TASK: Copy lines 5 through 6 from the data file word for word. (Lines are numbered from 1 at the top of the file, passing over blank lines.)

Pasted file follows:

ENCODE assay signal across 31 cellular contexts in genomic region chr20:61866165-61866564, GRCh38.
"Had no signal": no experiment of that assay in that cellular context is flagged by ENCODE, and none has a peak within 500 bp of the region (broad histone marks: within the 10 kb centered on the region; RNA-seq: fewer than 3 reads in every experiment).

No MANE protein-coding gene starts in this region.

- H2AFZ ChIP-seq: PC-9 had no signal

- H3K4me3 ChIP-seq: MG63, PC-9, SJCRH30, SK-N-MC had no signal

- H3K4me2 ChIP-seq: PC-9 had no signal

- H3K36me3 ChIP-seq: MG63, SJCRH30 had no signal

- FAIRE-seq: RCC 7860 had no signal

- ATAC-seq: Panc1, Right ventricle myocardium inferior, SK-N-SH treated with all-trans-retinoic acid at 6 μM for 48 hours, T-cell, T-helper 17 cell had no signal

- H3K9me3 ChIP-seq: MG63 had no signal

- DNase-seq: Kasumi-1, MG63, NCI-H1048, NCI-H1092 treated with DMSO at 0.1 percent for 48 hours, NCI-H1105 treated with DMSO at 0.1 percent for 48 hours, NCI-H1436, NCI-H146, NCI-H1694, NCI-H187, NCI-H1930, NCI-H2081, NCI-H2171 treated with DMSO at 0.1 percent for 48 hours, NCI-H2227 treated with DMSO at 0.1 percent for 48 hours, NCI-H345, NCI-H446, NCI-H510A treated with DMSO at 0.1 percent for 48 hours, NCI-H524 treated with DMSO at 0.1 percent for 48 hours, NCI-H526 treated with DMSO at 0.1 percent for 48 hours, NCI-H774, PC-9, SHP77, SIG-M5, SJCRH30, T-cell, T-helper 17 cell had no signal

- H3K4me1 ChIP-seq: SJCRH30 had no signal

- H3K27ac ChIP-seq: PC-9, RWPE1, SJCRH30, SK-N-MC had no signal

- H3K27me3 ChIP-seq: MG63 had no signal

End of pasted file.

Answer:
- H3K4me3 ChIP-seq: MG63, PC-9, SJCRH30, SK-N-MC had no signal

- H3K4me2 ChIP-seq: PC-9 had no signal